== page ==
The most important advice is to never cut out review time. Taking the PTs is important, but reviewing them is that much more important. Towards the very end you will want to take a bunch so that taking the test becomes automatic for you, which greatly helps reduce any test day jitters, but up until that last month or two you should definitely be spending more time reviewing your PTs than it takes you to do the test.

And don't worry about time until your accuracy starts to plateau.


god bless your soul. amazing website

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Cerebro
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Joined: Thu Aug 09, 2012 9:22 pm

Re: Is this a good technique?

Postby Cerebro » Tue Dec 11, 2012 5:44 pm

How much practice/drilling are you doing during your reading? Based on the plan you posted, it looks like you're tackling the reading fairly aggressively. That's not necessarily a bad thing, but looking back at my own experience (I read all three PS bibles and all three MLSAT Strategy Guides (2nd ed.) on a fairly aggressive schedule), I think I would have been better off spending more time on drilling LR and LG based on the chapters I was reading at the time.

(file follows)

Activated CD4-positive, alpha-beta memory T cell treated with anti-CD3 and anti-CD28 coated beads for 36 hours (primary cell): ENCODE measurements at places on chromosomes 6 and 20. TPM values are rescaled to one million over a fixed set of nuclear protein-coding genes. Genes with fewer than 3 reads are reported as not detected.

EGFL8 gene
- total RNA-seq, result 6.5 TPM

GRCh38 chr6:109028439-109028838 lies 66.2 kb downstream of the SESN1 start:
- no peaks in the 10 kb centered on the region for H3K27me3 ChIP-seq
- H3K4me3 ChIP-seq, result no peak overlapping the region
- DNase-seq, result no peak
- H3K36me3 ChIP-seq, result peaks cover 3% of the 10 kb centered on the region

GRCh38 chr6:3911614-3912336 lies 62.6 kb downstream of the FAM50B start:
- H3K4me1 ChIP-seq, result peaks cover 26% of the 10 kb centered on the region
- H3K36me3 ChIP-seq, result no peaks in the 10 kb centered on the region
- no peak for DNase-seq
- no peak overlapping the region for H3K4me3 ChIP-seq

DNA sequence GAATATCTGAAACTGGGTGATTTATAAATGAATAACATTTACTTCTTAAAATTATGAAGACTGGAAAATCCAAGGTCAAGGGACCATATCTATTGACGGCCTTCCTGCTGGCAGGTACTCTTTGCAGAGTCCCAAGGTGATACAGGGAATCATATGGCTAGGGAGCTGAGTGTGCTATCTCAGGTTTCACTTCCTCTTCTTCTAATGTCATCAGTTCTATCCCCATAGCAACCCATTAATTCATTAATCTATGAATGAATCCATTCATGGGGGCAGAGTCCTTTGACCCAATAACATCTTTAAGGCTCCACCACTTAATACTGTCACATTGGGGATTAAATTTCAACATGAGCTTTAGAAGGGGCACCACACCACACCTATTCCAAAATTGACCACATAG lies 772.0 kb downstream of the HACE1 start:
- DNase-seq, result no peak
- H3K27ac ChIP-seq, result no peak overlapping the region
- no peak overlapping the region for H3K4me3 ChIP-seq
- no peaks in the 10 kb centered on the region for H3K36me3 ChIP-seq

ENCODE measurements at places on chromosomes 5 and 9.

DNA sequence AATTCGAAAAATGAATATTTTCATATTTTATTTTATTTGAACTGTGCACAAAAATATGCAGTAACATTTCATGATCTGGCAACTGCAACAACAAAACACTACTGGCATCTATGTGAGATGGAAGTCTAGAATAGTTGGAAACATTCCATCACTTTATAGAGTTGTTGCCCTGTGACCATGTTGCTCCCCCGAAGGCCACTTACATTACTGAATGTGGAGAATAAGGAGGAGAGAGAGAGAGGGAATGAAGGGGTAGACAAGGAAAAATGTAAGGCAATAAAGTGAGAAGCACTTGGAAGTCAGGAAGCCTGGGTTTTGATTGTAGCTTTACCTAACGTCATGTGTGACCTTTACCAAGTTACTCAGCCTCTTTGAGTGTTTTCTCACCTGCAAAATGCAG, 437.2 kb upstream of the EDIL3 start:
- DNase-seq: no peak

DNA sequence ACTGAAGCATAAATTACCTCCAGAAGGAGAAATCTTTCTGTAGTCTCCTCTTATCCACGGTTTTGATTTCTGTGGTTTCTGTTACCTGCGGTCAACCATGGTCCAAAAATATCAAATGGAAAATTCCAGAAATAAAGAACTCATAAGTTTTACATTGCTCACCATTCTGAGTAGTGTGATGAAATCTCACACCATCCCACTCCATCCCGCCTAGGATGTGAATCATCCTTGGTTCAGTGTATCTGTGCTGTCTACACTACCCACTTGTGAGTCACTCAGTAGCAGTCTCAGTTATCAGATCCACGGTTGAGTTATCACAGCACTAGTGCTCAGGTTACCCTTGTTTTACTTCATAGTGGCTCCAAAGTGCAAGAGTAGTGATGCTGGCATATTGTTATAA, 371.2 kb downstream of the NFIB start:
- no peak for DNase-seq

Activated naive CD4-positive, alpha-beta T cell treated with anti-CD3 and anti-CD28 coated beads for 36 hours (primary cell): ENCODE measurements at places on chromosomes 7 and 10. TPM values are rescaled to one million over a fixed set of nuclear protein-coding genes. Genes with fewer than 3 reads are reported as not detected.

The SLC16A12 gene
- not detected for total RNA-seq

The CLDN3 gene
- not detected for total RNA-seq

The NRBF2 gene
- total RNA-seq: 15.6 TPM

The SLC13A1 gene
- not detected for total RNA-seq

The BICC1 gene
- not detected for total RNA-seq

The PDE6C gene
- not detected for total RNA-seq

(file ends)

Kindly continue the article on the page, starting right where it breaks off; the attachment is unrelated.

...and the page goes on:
One thing to note about the differences between PowerScore and Manhattan: PowerScore's methodology for attacking LR suggest that you read the stimulus first. The first time through LRB, I thought their argument was compelling. Later, when I read the Manhattan guides, I did not fully embrace their technique of reading the question stem first to find out what the hell your task is (I paraphrase). Having tried it both ways, I personally have switched over to reading the question stem first. Also, Manhattan's guides seem to be more in-tune with the more recent trends in the LSAT.

Nevertheless, it's great to see that you're starting now and have a fairly solid plan for the June test.

itachiuchiha
Posts: 907
Joined: Tue Nov 06, 2012 9:59 pm

Re: Is this a good technique?

Postby itachiuchiha » Tue Dec 11, 2012 7:06 pm